I moved to Philadelphia for this paper, which I loved from afar the way other people long for Italy. The city made an immediate, smack-in-the-face impression. For one, there was a trash strike. Also, I knew virtually no one, two issues that were swiftly, and blessedly, rectified.
It was easy to make friends here, to be enveloped in community. The city, unlike my home of Washington, is generously cast with characters. No one inquires where you did your undergraduate work. It can take months before anyone asks what you do for a living. Neighborhoods mean everything. The food is superior, the prices saner (well, except car insurance), the subway louder.
Frankly, everything in Philadelphia is louder, sharper. Waitresses call you hon.
I love a hon. I waited my whole life to be honned.
The city became home. It has always amused me how Philadelphians, rightly proud of this region, are constantly shocked when someone opts to move here. I was born and raised in the city no one is from only to move to the place no one leaves.
The paper put me on the campaign trail, sent me to the Iowa State Fair, South America with the Philadelphia Orchestra, and twice to the Miss America pageant, which is perhaps one time too many.
During the 2000 presidential campaign, I took what will surely remain the expensive plane ride of my life, a trip from Iowa to New Hampshire on a chartered jet with Bill Bradley - plus a few beers. There was that bitter-cold night on the World's Fair grounds in Flushing, waiting with the faithful for the Virgin Mary to appear. She did not.
A few years ago, the editors asked me to try on the metro column. It was great to take a risk, to be a bit scared. Often twice a week. This was no job for the weak of stomach. There's nothing like taking a call, then being placed on hold so a governor can yell at you.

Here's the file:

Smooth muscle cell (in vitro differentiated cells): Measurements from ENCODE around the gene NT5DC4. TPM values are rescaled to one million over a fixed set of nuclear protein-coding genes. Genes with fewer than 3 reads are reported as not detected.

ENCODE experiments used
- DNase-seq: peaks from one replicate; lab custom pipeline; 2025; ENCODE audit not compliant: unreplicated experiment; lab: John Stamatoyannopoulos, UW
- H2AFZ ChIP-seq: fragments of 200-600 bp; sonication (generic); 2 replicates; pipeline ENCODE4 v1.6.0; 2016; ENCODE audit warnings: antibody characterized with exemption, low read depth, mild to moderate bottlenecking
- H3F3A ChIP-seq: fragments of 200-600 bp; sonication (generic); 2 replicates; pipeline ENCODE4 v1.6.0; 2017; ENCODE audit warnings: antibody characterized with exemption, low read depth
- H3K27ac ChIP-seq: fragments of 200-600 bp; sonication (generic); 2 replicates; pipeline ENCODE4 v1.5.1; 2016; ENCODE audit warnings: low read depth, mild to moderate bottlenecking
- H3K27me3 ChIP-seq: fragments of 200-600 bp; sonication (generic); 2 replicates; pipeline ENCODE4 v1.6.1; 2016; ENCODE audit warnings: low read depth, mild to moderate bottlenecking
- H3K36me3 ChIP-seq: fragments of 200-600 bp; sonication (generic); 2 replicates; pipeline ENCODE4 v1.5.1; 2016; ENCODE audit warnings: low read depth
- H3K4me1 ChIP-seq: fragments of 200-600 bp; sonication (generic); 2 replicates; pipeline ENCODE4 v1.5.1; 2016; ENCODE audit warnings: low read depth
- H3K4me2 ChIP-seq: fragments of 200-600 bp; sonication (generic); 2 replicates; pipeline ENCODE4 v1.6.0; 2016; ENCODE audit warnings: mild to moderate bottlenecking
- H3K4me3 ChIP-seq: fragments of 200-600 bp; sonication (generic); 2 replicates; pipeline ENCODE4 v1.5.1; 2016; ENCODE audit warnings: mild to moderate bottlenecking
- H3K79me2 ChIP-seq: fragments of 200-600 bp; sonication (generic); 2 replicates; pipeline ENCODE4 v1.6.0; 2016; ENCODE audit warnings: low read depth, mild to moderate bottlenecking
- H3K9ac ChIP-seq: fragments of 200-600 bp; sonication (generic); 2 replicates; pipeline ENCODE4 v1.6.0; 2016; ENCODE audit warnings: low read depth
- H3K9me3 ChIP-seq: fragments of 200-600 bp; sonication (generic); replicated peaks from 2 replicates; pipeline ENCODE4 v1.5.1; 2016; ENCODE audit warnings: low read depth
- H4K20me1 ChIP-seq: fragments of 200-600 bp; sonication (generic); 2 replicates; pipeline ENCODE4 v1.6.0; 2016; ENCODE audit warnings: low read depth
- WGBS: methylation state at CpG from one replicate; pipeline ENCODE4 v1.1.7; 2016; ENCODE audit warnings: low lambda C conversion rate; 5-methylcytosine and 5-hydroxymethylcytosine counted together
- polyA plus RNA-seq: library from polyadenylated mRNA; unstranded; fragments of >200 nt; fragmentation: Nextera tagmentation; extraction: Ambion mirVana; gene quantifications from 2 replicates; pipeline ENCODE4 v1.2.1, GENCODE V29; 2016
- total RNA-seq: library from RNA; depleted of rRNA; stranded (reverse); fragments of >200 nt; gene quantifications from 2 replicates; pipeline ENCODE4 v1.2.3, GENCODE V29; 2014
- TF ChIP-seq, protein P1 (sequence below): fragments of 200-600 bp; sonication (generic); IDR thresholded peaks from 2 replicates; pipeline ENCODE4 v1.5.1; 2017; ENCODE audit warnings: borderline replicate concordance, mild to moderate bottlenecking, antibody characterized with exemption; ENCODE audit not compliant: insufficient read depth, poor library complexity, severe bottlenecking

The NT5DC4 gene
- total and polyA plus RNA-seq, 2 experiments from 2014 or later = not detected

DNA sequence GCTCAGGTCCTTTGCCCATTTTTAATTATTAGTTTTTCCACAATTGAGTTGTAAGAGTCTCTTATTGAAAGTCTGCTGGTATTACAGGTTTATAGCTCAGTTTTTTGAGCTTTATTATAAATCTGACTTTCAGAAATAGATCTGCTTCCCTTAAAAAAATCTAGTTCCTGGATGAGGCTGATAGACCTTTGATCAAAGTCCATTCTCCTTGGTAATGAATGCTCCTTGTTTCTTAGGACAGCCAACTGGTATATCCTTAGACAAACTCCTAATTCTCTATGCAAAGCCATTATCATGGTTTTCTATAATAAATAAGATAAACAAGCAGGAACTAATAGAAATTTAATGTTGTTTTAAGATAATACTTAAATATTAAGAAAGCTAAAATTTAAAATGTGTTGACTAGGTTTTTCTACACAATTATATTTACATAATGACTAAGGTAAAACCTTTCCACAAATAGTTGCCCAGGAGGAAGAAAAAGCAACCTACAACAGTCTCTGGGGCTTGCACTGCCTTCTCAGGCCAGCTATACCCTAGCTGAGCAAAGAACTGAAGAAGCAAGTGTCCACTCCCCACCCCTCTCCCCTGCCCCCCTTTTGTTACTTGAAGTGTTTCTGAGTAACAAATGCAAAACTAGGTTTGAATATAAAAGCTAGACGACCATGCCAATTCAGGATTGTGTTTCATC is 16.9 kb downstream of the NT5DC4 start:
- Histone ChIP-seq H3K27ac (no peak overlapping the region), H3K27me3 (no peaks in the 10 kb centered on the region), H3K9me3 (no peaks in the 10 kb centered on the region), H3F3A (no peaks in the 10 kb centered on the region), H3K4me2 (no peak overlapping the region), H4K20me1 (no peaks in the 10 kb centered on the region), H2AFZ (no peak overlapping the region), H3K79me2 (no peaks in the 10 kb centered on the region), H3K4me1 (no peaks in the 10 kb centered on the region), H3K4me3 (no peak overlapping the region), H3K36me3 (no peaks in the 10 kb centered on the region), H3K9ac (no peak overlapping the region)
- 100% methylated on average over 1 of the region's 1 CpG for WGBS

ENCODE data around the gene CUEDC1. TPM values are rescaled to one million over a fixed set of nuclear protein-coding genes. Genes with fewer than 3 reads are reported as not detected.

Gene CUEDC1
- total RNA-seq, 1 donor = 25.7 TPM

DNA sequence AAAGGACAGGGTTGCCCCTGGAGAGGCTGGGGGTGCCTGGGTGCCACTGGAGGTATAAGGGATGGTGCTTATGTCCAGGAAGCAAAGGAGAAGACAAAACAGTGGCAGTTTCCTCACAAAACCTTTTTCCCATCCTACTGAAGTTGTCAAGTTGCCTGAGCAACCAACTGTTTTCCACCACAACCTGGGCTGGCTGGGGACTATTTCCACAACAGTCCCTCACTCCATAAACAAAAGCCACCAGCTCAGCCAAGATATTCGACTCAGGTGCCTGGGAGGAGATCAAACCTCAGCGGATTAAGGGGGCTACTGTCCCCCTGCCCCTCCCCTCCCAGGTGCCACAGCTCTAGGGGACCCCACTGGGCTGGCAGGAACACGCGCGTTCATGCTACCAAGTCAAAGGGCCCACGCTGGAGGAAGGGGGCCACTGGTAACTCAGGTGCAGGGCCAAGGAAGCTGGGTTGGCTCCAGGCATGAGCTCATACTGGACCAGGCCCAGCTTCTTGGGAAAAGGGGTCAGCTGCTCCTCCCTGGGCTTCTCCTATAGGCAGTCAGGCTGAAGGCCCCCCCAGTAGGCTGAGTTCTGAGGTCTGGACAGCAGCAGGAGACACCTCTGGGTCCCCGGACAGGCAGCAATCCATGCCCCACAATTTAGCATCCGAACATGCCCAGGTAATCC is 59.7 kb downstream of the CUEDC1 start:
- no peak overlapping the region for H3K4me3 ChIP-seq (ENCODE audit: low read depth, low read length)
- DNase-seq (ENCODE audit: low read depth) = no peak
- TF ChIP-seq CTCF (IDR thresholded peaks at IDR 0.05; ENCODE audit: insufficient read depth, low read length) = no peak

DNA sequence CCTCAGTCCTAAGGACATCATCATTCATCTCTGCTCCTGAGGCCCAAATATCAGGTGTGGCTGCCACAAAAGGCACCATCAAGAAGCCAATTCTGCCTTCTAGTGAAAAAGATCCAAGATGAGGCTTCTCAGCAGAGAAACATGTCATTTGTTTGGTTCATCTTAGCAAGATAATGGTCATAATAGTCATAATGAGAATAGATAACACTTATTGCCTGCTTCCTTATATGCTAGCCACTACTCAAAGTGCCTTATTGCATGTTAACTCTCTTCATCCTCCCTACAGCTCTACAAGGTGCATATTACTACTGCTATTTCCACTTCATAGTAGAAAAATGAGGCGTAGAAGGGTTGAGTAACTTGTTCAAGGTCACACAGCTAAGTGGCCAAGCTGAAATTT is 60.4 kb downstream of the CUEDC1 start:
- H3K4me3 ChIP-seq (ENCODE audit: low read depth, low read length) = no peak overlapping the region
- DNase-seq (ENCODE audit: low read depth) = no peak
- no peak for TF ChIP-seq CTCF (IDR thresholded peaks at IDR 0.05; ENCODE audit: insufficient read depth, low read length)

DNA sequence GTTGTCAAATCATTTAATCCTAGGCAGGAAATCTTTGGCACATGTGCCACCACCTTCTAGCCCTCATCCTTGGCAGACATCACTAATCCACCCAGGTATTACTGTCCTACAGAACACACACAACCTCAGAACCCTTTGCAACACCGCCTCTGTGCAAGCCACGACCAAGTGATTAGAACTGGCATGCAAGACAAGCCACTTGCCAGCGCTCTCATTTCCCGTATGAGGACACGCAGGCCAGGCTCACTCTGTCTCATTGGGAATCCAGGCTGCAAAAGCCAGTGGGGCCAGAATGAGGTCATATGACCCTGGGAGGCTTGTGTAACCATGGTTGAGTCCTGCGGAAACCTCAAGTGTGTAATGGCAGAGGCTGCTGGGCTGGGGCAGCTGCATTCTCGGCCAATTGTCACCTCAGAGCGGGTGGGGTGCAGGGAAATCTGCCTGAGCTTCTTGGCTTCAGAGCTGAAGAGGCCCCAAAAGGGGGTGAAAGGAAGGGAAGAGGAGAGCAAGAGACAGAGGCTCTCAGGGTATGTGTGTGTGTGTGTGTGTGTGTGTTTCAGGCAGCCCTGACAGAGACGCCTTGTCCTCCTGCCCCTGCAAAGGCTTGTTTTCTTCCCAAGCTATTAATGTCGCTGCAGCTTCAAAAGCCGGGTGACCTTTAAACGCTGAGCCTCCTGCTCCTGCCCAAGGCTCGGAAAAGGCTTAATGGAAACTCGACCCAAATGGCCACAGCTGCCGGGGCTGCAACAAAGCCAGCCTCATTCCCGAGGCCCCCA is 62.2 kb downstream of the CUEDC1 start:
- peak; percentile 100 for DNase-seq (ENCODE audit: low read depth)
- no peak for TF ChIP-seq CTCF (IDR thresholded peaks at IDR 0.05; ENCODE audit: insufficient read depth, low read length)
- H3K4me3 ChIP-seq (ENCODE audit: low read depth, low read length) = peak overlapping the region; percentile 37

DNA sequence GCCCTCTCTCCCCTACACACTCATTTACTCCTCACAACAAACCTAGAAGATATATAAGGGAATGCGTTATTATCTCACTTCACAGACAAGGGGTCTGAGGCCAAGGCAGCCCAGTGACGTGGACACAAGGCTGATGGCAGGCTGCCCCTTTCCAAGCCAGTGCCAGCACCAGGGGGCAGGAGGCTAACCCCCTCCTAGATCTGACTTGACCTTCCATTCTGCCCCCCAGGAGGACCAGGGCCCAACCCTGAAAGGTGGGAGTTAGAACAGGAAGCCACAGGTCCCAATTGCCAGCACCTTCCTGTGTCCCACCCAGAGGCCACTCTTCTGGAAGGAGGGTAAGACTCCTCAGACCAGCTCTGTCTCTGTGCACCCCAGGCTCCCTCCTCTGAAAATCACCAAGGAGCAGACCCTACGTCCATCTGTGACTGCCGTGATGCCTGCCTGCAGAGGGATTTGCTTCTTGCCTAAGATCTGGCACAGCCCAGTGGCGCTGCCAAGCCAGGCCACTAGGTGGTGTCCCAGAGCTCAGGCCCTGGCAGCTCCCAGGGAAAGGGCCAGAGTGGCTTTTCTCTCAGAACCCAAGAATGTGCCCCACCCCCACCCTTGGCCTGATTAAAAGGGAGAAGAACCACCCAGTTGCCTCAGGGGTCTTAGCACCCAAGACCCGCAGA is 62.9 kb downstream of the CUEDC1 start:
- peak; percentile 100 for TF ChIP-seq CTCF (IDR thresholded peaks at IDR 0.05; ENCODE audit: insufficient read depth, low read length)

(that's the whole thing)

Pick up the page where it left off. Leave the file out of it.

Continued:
The column became a passkey to the region. The greatest privilege this paper offered was to tell the stories of those people whose lives might never have been reported, to sit on steps and courtroom benches, in hospitals and kitchens, in the visiting room at Graterford Prison with a man incarcerated for more than half a century to listen, observe, and attempt to shed light.
The Inquirer has been roiled by turbulence. This was no place for the weak. Every spring or two brought a new owner, a new plan, and, often, chaos. This fabled paper kept churning, this amazing newsroom pushing against the tide.
If life is a series of indelible moments, this job offered so many. Jose Garces shared a late, long, bilious dinner before being toqued Iron Chef. I watched Comcast founder Ralph Roberts lie on the floor of his Chester County estate struggling with his VCR. Only weeks ago, on a summer evening, the sky indigo with plumes of fuchsia, I watched Taney Little League at South Philly's Anderson rec center thwack ball after ball, the only adult present other than parents, before the team took off to become a national phenom and the summer's feel-great story.
Folks, I was paid to do this.
It is time for the next adventure, a new challenge. I leave The Inquirer to join the Washington Post, my first paper, and will roam the country as a features writer for the Style section. I will continue to spend much of my free time here, the home I happily chose.
Thank you for reading, for being there.
It has been a pleasure, a joy, a gift.